By Tisaranee Gunasekara –
“They fancy themselves to be gods and that the World was made for their Sakes”.
Erasmus (Family Discourse – Colloquies I)
Ten men on five motorbikes, armed with T56 rifles, descend on a legal political gathering. They shoot into the crowd, killing two and injuring several. For the next 15-20 minutes, they engage in a slash-and-trash operation, undisturbed. Finally, their job done, they leave as they came, with their weapons and on their bikes, into the night.
This happens in the home-district and the political-bastion of the country’s President, and just a few miles away from his family home.
Had we read this story in the foreign news pages, we would have concluded that such an incident can happen only in a god-forsaken land, in the throes of violent anarchy; or that the attack had the blessing of the said President: either a lawless land or a lawless President.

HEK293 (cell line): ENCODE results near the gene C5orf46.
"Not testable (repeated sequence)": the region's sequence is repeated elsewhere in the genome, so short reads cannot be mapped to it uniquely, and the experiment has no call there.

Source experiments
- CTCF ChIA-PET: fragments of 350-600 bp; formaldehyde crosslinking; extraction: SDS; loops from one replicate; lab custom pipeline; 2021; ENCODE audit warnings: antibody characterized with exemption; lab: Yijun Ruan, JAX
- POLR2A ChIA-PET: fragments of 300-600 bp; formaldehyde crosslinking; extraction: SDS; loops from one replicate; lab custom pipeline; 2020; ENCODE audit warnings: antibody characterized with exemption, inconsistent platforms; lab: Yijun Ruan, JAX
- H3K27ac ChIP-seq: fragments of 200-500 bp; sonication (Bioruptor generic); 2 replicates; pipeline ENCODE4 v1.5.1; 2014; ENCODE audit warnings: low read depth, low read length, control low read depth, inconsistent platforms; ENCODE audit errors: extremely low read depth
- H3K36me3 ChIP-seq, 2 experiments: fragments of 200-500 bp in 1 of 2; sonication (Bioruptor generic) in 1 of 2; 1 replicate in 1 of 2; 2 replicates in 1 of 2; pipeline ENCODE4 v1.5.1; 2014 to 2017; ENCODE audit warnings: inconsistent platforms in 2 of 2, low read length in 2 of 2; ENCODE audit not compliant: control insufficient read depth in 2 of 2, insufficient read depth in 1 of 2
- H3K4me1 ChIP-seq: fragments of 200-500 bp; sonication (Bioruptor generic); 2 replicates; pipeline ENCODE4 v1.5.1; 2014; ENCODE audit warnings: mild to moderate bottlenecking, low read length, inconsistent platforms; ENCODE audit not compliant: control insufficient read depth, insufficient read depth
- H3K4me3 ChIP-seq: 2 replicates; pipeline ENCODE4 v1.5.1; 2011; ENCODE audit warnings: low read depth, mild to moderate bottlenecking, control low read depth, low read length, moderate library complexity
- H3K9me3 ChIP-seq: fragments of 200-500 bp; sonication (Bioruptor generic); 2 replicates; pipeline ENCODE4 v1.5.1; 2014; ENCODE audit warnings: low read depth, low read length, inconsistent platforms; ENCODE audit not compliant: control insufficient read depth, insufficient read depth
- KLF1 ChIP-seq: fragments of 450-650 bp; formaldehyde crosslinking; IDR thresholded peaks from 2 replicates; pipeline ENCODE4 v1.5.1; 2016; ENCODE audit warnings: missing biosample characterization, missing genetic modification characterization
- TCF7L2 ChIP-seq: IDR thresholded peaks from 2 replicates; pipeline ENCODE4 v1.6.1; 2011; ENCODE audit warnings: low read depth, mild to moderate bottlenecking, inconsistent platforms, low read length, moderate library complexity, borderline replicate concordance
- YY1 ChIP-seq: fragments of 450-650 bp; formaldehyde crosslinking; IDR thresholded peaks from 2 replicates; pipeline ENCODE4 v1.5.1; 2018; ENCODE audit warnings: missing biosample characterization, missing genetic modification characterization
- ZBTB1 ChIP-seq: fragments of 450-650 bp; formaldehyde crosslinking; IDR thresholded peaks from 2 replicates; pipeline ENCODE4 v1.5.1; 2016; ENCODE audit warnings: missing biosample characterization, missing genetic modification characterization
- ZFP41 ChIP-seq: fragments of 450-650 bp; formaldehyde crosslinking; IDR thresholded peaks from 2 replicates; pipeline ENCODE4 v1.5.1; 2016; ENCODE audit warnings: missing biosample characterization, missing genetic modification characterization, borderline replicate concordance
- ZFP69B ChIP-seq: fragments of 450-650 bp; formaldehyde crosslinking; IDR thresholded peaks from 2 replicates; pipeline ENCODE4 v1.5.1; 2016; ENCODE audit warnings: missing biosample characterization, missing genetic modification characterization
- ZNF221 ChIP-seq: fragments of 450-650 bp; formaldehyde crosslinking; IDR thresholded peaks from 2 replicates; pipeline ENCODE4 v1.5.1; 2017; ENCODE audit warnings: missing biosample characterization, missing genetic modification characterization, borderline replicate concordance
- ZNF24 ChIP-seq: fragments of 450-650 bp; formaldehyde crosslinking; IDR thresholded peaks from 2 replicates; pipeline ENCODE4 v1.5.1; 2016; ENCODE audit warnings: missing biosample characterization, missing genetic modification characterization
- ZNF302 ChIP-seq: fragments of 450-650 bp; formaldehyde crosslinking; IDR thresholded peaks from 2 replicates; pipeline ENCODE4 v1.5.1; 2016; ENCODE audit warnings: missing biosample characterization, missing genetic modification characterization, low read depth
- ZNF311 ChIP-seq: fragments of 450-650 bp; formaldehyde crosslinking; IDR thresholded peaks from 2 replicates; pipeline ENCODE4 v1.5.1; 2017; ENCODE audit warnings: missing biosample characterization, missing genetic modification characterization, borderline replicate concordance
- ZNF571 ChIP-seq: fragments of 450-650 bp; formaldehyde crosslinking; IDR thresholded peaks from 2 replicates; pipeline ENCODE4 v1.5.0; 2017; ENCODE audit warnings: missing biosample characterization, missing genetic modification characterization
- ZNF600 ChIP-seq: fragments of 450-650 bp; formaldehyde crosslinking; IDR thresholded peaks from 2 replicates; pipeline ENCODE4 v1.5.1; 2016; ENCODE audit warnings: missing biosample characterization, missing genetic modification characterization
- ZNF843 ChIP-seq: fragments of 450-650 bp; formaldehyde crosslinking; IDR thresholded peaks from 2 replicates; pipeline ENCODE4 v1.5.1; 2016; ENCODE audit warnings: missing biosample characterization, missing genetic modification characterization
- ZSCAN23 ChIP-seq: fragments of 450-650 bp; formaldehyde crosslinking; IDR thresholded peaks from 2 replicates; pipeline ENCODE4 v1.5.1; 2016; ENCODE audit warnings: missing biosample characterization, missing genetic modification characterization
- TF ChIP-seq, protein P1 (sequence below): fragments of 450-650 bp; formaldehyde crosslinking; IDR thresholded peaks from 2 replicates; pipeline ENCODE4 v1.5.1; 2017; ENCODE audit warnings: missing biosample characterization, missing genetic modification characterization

Is Sri Lanka a failed state or was the Katuwana attack done at the behest of the rulers?
If a murderous attack on a political gathering happens in the President’s backyard in a normal, law-abiding country, the state and the government would be in an uproar, society and media would be shrieking for accountability and many an official – from the august Defence Secretary to the lowly OIC – would be removed for gross dereliction of duty, if they did not resign in shame first. Yet, after the bloody melee in President Rajapaksa’s own ‘hood’, no officer was removed and none resigned; the rulers are unperturbed and society apathetic.